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I need to use the Google Closure compiler.jar to minify a huge project I am working on. I have multiple js files that I want to compile into a single game.min.js file. I know I can use the following:

java -jar compiler.jar --js file1.js --js file2.js --js etc, etc --js_output_file game.min.js

...but I have a LOT of files and as I understand it Closure doesn't have support for adding a directory and finding all the *.js files residing under that directory. My fumbling google searches are not giving me any tools that I can use for the job (or nothing that works at any rate).

Has anyone out there found / used / written a script that loops through a directory and spits out all the .js files into a single minified file? I am hopeless with php, python, etc, so any help greatly appreciated.

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We should modify the compiler command-line runner so that normal shell wildcards can be used, but if you are building a script you should build one that simply creates a flag file for the compiler with all the sources listed. –  John Mar 7 '13 at 23:44

3 Answers 3

up vote 1 down vote accepted

You can use ant to automate the use of the closure compiler.

I do it in two separate steps, concatenation then compilation :

<concat destfile="src/somepath/app.concat.js">
    <filelist dir="src/somepath">
        <file name="a.js" />
        <file name="b.js" />
        <file name="c.js" />
        <file name="d.js" />
    </filelist>
</concat>

<jscomp compilationLevel="simple" warning="quiet" debug="false" output="src/app.min.js">
    <sources dir="src/somepath">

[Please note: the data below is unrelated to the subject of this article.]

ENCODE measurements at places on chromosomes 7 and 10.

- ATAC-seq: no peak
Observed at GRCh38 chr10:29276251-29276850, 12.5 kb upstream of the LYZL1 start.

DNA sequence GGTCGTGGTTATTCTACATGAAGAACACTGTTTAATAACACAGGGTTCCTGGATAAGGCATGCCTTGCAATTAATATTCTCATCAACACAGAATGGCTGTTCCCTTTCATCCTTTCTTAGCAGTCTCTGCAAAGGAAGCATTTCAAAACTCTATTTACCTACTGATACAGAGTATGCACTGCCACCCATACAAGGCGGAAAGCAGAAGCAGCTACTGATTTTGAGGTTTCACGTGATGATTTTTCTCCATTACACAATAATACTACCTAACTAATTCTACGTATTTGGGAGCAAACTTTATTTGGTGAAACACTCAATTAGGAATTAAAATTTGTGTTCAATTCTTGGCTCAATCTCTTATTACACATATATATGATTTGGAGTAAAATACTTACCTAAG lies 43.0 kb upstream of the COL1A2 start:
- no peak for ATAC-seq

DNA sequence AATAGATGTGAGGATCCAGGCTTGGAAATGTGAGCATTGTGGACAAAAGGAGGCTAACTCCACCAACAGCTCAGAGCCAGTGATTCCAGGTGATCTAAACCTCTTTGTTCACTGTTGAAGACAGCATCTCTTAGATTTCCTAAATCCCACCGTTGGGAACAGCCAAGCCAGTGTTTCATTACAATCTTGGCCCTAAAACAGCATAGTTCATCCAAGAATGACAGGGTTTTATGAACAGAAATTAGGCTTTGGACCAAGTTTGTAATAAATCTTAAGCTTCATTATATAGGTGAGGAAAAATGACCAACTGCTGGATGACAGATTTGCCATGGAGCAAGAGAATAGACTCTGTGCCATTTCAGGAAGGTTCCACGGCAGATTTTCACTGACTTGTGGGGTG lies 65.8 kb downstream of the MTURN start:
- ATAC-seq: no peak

<file name="app.concat.js" />
    </sources>
</jscomp>

Be careful that the order of the files is important. That's why you can't simply pass a fileset to the jscomp task.

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Thanks for answering. Forgive my ignorance, but I assume I still have to add each directory and each file within that directory explicitly here? No wildcards allowed? –  Simple Simon Mar 7 '13 at 12:48
    
I found an old batch file we used to use with JSmin and modified that to use Google Closure. I'll give you the best answer as it seems ant is pretty handy for this sort of thing! –  Simple Simon Mar 8 '13 at 7:21

You should concatenate all your source files before you apply Google Closure compiler.

For all related tasks you could use Ant build tool. Also, there is a great Grunt.js project, which is more convenient for JS. There are grunt-contrib-concat and grunt-shell npm modules for Grunt.js, the first is for concatenation, the other is for running console commands.

Your Gruntfile.js could look like this:

module.exports = function(grunt) {
    // Project configuration.
    grunt.initConfig({
        concat: {
            js: {
                src: ['src/js/*.js'],
                dest: 'dist/pre-build.js'
            }
        },

        shell: {
            optimize: {
                command: 'google closure compiler command here',
                stdout: true
            }
        }
    });

    grunt.loadNpmTasks('grunt-shell');
    grunt.loadNpmTasks('grunt-contrib-concat');

    // Default task.
    grunt.registerTask('default', ['concat', 'shell:optimize']);
}; 
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That makes any error or warning more difficult to locate. If you are going find and concatenating all the source, you might as well build a proper command line or flag file. –  John Mar 7 '13 at 23:41
    
This is the approach that I've arrived at for similar reasons, but the problem I have now is that I can't generate useful source maps anymore, because they all point at the concatinated file. What are these flag files - any references for where I could find out about this? Originally I had two shell scripts for this build, but maintaining the list of files for both Mac and Windows got tiresome, which is why I tried out a cross-platform Grunt solution - and now I have no useful source maps! –  Psyked Nov 21 '13 at 11:16

You can also use wildcards when specifying files. You could change your example to:

java -jar compiler.jar --js *.js --js_output_file game.min.js

This should combine all of the .js files in your current working directory into the output file you've specified.

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